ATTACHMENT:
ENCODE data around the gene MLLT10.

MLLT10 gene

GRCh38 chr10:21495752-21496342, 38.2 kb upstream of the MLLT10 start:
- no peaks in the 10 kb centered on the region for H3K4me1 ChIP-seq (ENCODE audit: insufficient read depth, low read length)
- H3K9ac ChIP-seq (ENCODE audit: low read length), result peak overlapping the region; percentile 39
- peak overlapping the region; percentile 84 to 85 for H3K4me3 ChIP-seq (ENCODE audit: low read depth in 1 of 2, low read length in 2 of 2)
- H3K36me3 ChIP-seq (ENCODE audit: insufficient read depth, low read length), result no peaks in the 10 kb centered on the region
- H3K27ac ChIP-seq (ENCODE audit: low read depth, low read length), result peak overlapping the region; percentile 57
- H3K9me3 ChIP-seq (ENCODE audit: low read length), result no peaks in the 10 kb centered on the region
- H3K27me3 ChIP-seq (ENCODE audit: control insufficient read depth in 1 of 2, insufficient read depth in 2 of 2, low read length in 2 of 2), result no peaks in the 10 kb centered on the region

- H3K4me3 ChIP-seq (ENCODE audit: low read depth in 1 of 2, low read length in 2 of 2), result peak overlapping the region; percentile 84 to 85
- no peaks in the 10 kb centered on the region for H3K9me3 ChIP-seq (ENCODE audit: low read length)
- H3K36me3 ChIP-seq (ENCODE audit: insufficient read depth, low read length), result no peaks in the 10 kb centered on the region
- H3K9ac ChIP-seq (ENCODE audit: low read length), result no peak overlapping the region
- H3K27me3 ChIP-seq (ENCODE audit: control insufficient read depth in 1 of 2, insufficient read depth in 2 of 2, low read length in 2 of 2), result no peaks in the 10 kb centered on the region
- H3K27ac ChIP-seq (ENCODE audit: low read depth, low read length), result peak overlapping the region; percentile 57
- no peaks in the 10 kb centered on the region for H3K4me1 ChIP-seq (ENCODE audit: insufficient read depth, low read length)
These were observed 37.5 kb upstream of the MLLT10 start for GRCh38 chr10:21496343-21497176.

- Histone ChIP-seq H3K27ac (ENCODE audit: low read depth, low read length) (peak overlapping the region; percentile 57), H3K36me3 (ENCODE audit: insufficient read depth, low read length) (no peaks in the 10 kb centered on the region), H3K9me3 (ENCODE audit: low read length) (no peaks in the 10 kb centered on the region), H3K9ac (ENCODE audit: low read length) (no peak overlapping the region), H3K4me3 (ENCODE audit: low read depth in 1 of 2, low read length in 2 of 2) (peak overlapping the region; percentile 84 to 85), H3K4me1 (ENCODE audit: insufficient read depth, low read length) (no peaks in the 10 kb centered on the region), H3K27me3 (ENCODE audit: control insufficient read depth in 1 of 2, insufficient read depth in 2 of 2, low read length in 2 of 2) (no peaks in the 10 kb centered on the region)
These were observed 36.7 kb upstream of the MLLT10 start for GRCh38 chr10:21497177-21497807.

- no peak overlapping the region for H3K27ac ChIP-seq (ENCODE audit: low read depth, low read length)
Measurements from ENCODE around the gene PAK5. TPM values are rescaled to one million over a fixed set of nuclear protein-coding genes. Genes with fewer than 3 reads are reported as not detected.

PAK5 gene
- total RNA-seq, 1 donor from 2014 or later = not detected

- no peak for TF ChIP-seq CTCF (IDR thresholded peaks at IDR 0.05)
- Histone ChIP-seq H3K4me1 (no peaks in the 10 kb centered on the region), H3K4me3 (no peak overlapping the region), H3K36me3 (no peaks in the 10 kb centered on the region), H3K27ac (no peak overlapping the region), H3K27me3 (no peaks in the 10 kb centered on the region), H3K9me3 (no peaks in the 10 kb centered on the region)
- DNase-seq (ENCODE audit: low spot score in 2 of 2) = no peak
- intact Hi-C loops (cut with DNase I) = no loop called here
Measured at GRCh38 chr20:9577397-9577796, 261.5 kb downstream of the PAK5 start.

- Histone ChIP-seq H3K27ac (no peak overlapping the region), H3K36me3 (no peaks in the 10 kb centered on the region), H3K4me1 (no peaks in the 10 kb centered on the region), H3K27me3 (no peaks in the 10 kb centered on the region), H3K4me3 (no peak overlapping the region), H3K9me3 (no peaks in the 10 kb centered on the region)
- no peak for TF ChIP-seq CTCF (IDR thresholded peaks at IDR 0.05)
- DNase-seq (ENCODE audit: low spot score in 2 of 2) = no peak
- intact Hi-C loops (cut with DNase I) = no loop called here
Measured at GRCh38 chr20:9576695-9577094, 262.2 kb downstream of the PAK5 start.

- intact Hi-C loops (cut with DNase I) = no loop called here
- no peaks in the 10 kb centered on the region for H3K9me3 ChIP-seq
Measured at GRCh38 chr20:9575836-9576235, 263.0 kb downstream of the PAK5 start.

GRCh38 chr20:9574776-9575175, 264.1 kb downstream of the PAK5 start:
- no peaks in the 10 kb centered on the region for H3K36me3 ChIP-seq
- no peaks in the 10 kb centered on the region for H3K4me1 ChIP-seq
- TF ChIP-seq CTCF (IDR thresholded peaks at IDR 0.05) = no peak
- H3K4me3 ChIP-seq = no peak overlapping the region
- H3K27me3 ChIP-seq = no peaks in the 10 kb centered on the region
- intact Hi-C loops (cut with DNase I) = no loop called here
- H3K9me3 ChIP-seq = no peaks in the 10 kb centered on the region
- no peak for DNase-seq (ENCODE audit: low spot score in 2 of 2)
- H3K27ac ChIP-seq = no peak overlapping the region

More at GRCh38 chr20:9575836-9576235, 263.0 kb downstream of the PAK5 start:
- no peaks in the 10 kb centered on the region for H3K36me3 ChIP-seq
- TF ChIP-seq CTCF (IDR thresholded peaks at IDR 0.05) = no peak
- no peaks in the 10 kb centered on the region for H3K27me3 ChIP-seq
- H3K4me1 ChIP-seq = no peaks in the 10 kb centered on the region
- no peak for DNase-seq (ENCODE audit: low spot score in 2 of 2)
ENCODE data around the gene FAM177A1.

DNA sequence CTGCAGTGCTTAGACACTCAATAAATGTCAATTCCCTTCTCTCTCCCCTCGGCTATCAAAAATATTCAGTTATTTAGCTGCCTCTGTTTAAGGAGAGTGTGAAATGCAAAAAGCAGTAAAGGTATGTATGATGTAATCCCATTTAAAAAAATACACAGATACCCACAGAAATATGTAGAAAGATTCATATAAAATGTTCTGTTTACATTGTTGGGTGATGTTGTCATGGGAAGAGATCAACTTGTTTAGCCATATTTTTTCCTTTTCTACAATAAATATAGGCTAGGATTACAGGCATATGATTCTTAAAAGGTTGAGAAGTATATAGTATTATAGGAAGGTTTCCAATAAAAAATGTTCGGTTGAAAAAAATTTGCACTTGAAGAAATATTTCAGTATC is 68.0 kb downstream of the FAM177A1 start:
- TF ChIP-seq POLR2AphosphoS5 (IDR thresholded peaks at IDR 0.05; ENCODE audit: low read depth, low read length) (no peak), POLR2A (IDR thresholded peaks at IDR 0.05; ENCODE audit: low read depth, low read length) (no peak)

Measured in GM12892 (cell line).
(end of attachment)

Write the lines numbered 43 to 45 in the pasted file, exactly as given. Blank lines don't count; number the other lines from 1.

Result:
- H3K27me3 ChIP-seq = no peaks in the 10 kb centered on the region
- intact Hi-C loops (cut with DNase I) = no loop called here
- H3K9me3 ChIP-seq = no peaks in the 10 kb centered on the region